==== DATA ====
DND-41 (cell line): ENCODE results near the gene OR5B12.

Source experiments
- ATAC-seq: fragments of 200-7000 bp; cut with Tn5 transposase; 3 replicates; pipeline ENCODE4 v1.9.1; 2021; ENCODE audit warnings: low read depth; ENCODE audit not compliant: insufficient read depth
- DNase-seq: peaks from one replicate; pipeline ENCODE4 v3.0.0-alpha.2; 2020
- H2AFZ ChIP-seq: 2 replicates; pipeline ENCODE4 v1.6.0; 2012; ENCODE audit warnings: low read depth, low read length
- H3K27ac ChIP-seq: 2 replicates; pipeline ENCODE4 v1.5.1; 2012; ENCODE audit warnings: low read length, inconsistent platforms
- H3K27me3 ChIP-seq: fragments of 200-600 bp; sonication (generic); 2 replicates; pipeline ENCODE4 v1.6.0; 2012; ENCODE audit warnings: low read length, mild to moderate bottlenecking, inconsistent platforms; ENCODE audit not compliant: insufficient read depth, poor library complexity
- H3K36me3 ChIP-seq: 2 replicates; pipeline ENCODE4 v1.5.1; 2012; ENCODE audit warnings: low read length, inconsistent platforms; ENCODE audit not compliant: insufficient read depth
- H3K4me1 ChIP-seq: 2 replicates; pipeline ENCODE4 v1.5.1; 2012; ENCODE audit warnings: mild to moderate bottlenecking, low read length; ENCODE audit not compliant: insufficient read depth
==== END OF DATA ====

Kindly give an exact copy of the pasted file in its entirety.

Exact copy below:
DND-41 (cell line): ENCODE results near the gene OR5B12.

Source experiments
- ATAC-seq: fragments of 200-7000 bp; cut with Tn5 transposase; 3 replicates; pipeline ENCODE4 v1.9.1; 2021; ENCODE audit warnings: low read depth; ENCODE audit not compliant: insufficient read depth
- DNase-seq: peaks from one replicate; pipeline ENCODE4 v3.0.0-alpha.2; 2020
- H2AFZ ChIP-seq: 2 replicates; pipeline ENCODE4 v1.6.0; 2012; ENCODE audit warnings: low read depth, low read length
- H3K27ac ChIP-seq: 2 replicates; pipeline ENCODE4 v1.5.1; 2012; ENCODE audit warnings: low read length, inconsistent platforms
- H3K27me3 ChIP-seq: fragments of 200-600 bp; sonication (generic); 2 replicates; pipeline ENCODE4 v1.6.0; 2012; ENCODE audit warnings: low read length, mild to moderate bottlenecking, inconsistent platforms; ENCODE audit not compliant: insufficient read depth, poor library complexity
- H3K36me3 ChIP-seq: 2 replicates; pipeline ENCODE4 v1.5.1; 2012; ENCODE audit warnings: low read length, inconsistent platforms; ENCODE audit not compliant: insufficient read depth
- H3K4me1 ChIP-seq: 2 replicates; pipeline ENCODE4 v1.5.1; 2012; ENCODE audit warnings: mild to moderate bottlenecking, low read length; ENCODE audit not compliant: insufficient read depth